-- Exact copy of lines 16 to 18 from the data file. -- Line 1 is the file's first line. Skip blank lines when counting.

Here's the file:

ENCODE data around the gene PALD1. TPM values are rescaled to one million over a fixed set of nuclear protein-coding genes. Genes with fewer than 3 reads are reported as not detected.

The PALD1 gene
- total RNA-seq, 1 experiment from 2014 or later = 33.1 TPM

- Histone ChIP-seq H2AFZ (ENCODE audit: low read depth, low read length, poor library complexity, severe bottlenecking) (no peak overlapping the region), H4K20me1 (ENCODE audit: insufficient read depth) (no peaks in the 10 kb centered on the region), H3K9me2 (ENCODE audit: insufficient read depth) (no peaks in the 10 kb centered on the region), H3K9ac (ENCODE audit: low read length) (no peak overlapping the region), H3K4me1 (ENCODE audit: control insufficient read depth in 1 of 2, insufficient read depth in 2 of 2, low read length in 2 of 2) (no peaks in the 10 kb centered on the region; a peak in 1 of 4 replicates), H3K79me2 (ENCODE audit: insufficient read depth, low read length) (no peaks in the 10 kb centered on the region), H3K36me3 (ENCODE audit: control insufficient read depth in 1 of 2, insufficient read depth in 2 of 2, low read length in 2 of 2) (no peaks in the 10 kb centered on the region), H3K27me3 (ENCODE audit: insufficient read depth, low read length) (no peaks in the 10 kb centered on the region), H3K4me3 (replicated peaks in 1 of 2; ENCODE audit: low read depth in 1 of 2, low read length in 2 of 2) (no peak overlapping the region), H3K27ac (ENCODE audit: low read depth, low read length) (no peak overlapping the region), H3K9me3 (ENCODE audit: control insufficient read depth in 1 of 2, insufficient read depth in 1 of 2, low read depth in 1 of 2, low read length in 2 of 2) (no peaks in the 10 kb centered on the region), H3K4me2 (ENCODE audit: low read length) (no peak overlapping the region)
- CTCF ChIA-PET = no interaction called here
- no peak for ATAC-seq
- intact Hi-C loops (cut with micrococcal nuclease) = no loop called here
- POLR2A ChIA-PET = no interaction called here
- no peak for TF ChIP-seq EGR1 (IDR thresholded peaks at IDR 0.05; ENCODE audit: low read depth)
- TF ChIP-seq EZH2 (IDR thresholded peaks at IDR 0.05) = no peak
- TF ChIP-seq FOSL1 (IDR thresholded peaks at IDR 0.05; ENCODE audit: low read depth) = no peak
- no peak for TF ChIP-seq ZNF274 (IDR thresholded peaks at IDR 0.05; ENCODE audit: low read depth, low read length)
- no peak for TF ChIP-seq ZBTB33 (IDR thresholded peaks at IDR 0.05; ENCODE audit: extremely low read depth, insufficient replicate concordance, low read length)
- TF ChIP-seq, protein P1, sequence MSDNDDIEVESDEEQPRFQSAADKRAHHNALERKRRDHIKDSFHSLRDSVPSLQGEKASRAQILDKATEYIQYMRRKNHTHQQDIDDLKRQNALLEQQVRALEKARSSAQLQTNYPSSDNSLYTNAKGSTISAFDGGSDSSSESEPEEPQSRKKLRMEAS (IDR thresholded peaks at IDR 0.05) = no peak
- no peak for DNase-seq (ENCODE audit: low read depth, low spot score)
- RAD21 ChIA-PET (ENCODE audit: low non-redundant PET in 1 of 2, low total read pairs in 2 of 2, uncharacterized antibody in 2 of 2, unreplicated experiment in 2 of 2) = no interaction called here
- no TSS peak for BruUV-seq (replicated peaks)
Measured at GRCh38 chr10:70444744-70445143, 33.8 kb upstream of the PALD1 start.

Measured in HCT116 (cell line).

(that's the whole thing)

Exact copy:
- RAD21 ChIA-PET (ENCODE audit: low non-redundant PET in 1 of 2, low total read pairs in 2 of 2, uncharacterized antibody in 2 of 2, unreplicated experiment in 2 of 2) = no interaction called here
- no TSS peak for BruUV-seq (replicated peaks)
Measured at GRCh38 chr10:70444744-70445143, 33.8 kb upstream of the PALD1 start.